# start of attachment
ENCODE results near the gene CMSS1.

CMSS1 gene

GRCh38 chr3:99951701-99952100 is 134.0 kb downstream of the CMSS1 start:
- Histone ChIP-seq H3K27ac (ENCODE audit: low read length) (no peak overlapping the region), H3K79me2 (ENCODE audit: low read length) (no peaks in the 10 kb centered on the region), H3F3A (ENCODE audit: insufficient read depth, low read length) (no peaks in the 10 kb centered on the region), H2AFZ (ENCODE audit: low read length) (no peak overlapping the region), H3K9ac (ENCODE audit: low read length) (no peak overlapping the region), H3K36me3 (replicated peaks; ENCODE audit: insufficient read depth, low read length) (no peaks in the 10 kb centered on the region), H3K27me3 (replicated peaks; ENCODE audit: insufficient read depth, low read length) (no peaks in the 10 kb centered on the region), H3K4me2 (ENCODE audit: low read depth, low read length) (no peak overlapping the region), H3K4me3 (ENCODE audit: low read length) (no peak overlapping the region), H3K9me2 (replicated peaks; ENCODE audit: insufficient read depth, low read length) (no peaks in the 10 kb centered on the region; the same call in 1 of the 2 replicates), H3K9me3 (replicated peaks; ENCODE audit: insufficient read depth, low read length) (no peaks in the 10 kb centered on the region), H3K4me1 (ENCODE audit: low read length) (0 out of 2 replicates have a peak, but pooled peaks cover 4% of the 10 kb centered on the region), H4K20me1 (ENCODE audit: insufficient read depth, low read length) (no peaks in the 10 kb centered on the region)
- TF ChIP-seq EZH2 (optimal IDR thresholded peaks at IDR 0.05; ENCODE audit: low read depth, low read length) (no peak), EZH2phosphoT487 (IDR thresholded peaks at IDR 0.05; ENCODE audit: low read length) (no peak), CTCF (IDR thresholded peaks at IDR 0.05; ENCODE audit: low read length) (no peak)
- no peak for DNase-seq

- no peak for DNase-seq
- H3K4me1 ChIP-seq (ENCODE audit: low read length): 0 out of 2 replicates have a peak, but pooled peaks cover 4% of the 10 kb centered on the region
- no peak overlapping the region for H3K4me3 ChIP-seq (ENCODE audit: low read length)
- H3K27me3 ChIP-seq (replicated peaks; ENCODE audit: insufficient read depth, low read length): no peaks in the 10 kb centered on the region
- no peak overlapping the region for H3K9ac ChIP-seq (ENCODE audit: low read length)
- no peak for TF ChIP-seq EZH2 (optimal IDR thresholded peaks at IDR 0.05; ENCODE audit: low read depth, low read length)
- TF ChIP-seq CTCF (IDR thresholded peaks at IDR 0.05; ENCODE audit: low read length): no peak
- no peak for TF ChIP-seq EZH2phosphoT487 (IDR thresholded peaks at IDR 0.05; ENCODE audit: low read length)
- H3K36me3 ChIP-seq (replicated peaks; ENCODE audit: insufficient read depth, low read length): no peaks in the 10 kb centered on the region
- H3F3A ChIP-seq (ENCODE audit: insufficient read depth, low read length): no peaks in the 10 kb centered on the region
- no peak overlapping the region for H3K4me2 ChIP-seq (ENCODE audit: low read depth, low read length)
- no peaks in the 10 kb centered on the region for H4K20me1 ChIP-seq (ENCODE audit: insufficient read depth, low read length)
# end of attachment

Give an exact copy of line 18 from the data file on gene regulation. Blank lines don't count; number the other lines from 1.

- no peaks in the 10 kb centered on the region for H4K20me1 ChIP-seq (ENCODE audit: insufficient read depth, low read length)